A new study from Harvard researchers is sure to cause some controversy as it deduces female physicians have an edge over their male counterparts.
Welcome to Practice Rounds, our weekly column exploring what's being covered in the larger world of healthcare.
Female Docs Rule
A new study published in The Journal of the American Medical Association (JAMA) Internal Medicine from researchers at Harvard Medical School found that elderly hospitalized patients were less likely to die or return to the hospital if they were cared for by a female doctor, rather than a male one. In fact, the researchers say that " approximately 32,000 fewer patients would die if male physicians could achieve the same outcomes as female physicians every year,"NPR reports. The authors of the study were unable to discern why female physicians had better outcomes. For the research, the authors analyzed more than 1.5 million hospitalizations and used 30-day mortality and readmission rates as a guiding point of examination.
Price Transparency Doesn't Work
More and more states have established websites that require plans, doctors, or provider organizations to reveal the price of the common healthcare services they offer, The Upshot reports. Other employers and organizations have also made healthcare price transparency a goal. Couple these websites with the increasing number of pricing apps that have hit the market and the trend seems to be in vogue. Yet, a study published this year from JAMA reveals that improved price transparency in healthcare isn't really working. The researchers looked at employees who had access to a healthcare pricing website and those who did not. Not only did the website not reduce outpatient spending, but those who had access to it didn't even use it.
Many Face Meaningful Use Penalties
A whopping 171,000 providers face a 3 percent cut in Medicare reimbursement next year for failing to meet Meaningful Use requirements, reveals Healthcare IT News. This number is actually down from the number of eligible professionals who were hit with a penalty this year (209,000) and the year before (257,000). CMS has made efforts in the past year to increase the number of providers who can apply and qualify for a hardship exemption. The adjustments from Meaningful Use will sunset in 2018 with the Medicare and CHIP Reauthorization Act (MACRA) set to take its place.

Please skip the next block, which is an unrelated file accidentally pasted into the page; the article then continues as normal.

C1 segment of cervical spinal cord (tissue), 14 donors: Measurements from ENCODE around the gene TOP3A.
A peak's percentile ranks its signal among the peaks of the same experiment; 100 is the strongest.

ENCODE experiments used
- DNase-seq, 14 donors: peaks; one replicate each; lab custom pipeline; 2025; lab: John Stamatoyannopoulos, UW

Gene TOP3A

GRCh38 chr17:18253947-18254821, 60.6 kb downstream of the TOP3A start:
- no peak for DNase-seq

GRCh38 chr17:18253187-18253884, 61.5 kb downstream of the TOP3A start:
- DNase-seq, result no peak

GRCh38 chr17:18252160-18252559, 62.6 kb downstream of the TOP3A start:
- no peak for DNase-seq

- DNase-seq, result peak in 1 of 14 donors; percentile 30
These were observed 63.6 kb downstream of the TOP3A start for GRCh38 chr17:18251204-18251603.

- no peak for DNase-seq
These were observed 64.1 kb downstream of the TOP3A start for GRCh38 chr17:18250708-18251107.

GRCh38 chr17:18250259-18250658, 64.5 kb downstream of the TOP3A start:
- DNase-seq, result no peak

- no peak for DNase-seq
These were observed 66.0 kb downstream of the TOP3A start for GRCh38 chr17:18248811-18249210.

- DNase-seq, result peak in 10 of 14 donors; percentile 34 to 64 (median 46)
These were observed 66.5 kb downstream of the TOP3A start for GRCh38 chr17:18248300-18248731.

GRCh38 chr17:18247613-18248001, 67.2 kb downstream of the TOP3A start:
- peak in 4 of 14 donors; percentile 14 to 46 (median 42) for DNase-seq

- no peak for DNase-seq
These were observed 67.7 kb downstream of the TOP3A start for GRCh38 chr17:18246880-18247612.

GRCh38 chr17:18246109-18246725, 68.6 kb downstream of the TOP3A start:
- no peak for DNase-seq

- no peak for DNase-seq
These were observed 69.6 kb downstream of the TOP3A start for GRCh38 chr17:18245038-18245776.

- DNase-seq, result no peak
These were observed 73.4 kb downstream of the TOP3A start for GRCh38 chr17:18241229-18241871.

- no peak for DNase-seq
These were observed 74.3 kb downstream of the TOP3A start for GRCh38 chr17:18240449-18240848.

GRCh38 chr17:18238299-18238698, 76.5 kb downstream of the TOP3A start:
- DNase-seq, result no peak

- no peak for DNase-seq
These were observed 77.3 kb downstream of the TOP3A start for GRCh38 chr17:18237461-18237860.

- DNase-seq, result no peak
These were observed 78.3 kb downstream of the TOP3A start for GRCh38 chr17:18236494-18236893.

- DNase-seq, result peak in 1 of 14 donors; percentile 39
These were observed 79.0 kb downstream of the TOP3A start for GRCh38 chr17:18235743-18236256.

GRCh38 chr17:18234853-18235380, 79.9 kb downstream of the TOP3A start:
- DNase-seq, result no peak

Regular Aspirin Reduces Risk for Pancreatic Care
The use of regular aspirin reduces the risk for pancreatic cancer by nearly 50 percent, Cancer Network reports. According to a study that was published in Cancer Epidemiology, Biomarkers & Prevention, as the public's general consumption of regular aspirin has gone up, so too has its effect on decreasing pancreatic cancer risk. For the study, researchers looked at patients in China with and without pancreatic cancer and compared their use of regular aspirin. Those who were ever-regular users of aspirin had "significantly lower risk for pancreatic cancer," Cancer Network says.
Quote of the Week:
"The opioid addiction epidemic will continue to be a major national issue, and both the federal and state governments will continue to find ways to try to limit access to drugs while increasing access to treatment and prevention."
Christianna Finnern, an attorney with Minneapolis-based law firm Winthrop & Weinstine